How did we get here? How did life spring to Earth four billion years ago?
Portland State chemistry professor Dr. Niles Lehman has been awarded a $600,000 grant from the John Templeton Foundation to answer these questions. Lehman and his lab are examining the way certain chemicals connect with each other to form complex—and eventually self-replicating—networks of molecules that could have led to life on Earth. Life, as stated in a paper Lehman published in April 2016 with former Ph.D. student Jessica Mellor Yeates, is “a self-sustaining chemical system capable of Darwinian evolution.”
Lehman, a professor at PSU since 2001, said the grant was awarded in mid-December but he has recently started to receive some of the funding. Lehman has received smaller research funds for projects from the Templeton Foundation in the past, but when he heard the organization was looking at big questions regarding the genesis of life, he decided to apply for this grant.
“They recently decided to put funding toward finding the chemical origins of life,” Lehman said. “I thought our research was a good fit.”
A press release covering the grant announcement said Lehman has been working on this research for 25 years and he has previously received funding from NASA to work on these projects.
“The money only goes so far,” Lehman said.
According to Lehman and Yeates’ paper, different studies over the past century have demonstrated the ability of ribonucleic acid—or RNA—to arise from mere chemicals. The paper cites experiments in which scientists have created chains of nucleotides (subunits of nucleic acids like RNA). These lab-created chains are longer than what is naturally needed to have arisen spontaneously on primitive Earth.
But there’s a catch: Scientists have not quite figured out how the chains can self-replicate on their own outside the lab. There is a big difference between molecular networks created one at a time in a lab and even the simplest self-replicating life forms occurring in nature. The path between those first chemical steps and current cellular self-replication is what Lehman’s research seeks to uncover.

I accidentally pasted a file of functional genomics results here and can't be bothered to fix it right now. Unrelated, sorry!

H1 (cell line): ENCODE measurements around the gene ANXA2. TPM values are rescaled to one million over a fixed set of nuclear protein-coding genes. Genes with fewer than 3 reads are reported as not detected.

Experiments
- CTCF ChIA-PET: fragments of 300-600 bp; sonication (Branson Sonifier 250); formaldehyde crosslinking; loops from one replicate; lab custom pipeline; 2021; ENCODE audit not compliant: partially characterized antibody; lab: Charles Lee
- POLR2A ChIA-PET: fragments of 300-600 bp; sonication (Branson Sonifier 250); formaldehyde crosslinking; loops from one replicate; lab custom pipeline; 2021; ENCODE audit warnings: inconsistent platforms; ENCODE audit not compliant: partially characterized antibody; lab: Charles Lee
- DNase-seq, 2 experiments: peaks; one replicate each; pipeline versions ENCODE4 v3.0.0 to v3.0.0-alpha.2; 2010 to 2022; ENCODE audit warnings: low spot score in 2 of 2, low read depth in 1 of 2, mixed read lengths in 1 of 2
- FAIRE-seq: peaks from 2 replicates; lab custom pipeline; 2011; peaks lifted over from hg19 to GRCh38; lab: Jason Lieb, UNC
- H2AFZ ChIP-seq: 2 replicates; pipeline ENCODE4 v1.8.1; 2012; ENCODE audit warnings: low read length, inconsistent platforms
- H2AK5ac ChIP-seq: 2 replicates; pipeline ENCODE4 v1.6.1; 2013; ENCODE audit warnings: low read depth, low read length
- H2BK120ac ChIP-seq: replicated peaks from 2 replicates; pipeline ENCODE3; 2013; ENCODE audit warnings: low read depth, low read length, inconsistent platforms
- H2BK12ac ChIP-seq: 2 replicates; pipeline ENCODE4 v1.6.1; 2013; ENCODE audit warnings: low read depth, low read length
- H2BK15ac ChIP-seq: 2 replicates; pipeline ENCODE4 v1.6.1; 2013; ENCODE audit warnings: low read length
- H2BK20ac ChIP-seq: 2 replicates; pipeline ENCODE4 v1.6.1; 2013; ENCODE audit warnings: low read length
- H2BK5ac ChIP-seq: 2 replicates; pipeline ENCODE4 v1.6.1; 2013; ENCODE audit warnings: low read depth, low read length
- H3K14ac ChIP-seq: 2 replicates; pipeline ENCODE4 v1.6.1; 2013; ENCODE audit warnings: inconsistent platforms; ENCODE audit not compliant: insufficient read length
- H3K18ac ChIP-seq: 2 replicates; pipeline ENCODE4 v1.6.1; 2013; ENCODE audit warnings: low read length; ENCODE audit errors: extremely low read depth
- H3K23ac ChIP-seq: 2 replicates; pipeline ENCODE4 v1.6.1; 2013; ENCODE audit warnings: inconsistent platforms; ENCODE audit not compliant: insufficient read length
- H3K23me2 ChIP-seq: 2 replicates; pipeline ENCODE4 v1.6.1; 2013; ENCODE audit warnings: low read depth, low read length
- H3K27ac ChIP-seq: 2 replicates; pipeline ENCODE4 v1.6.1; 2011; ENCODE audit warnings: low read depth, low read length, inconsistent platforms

Lehman says there are many theories as to how life arose on earth, but the dominant theory is called RNA world.
“The idea states that the first living molecules were RNA—somehow RNA formed spontaneously,” Lehman said. “Once it formed, it demonstrated the rudimentary ability to evolve and take on lifelike features.”
Eventually, RNA molecules could trade chunks of genetic information, allowing them to mutate and develop. According to the press release, Lehman thinks these chemical connections between RNA molecules could have evolved to cooperate in a more efficient and structured manner as time went on.
There are many other labs and scientists studying how these molecular systems, these building blocks of life, generated spontaneously. Lehman said that his research picks up where the other research leaves off.
“We are looking at the stepping stones between chemistry and the type of biology that most people are familiar with,” Lehman said.
Lehman said that his lab of five doctoral graduate students and two undergraduate students “are essentially evolutionary biologists working in a chemical setting,” and that there are actually many parallels between ecological communities outside and the molecular communities his lab observes in glass tubes. These tiny environments experience things like succession and even invasive species—only in a chemical sense rather than how we normally think of species.
“A molecular species is basically an RNA sequence,” Lehman said. “Whereas an organismal species is a cellular entity with a whole diversity of molecules inside it, not just one.”
According to the paper Lehman and Yeates published in April, something the lab hopes to explore in future research is how these small molecular networks demonstrate heritability, or a measure of how a species can evolve when placed within natural selection.
“It’s the nature part of ‘nature versus nurture,’” Lehman said.
Lehman also asserted that every trait of a species is due to a combination of genetic makeup and external environmental factors. Heritability is how much of that given trait is due to genetics;
figuring this out will help his group uncover how RNA can evolve naturally, perhaps even into self-replication.
“There had to be some pre-Darwinian evolution or a chemical evolution that set up the traditional ‘survival of the fittest,’” Lehman said.
The Templeton grant will allow the Lehman lab to study these molecular networks, examine more closely how they evolve and hopefully bridge the gap between life’s generation and self-replication, answering one of science’s biggest questions.